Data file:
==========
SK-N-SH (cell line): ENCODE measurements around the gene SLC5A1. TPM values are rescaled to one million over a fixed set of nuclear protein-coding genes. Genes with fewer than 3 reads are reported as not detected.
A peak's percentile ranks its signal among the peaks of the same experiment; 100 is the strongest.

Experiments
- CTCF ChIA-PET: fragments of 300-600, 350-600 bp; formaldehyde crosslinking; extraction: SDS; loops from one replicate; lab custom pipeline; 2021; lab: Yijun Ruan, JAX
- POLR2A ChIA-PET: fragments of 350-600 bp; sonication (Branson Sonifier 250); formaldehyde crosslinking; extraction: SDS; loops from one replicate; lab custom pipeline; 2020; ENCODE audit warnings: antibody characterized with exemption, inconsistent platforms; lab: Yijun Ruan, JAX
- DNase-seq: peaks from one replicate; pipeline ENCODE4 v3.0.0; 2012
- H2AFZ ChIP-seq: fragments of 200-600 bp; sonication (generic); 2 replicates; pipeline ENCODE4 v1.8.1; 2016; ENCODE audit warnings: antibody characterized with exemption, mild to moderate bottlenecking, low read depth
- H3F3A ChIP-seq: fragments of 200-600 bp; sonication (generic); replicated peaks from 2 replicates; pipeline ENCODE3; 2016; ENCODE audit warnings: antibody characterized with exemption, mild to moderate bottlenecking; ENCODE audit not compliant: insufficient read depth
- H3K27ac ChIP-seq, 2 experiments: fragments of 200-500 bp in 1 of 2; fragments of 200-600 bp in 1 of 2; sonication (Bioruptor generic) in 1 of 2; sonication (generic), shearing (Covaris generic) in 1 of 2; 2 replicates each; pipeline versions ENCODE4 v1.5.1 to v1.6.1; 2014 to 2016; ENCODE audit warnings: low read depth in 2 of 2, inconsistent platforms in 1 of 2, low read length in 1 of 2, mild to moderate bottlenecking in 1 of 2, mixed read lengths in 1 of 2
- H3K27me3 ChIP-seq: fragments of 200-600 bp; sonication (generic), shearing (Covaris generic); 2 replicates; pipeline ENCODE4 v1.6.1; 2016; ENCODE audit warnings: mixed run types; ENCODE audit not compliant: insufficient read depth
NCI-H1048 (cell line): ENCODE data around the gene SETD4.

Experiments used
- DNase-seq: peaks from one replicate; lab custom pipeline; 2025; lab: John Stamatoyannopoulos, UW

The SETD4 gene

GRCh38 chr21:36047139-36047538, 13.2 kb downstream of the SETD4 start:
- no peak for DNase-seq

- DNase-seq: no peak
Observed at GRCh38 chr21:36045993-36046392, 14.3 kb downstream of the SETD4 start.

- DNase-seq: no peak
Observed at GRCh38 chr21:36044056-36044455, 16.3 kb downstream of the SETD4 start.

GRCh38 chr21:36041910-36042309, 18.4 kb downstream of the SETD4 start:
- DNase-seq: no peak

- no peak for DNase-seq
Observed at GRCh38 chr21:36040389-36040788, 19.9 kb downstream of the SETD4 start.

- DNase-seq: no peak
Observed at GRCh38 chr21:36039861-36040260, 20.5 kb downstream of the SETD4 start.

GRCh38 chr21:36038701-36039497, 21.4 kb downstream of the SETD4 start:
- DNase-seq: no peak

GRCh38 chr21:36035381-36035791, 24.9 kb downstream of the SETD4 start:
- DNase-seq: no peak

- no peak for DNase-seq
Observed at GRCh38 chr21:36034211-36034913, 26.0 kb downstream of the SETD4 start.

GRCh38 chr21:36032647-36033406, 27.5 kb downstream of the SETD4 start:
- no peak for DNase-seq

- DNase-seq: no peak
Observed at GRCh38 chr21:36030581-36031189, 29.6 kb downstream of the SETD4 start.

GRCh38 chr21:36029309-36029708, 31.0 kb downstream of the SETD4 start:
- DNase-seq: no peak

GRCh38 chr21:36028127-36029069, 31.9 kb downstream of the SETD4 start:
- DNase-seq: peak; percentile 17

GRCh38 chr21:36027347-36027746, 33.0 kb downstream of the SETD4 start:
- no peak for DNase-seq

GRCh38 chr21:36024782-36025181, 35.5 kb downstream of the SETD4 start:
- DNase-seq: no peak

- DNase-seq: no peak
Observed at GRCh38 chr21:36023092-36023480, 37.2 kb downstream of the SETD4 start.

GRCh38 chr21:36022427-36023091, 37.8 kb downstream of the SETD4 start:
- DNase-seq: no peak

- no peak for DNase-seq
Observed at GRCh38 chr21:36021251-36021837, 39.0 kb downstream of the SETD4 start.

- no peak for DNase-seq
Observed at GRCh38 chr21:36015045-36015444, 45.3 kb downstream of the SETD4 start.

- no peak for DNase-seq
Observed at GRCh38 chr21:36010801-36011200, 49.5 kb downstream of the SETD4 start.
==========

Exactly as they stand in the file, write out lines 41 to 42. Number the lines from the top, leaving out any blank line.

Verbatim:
GRCh38 chr21:36027347-36027746, 33.0 kb downstream of the SETD4 start:
- no peak for DNase-seq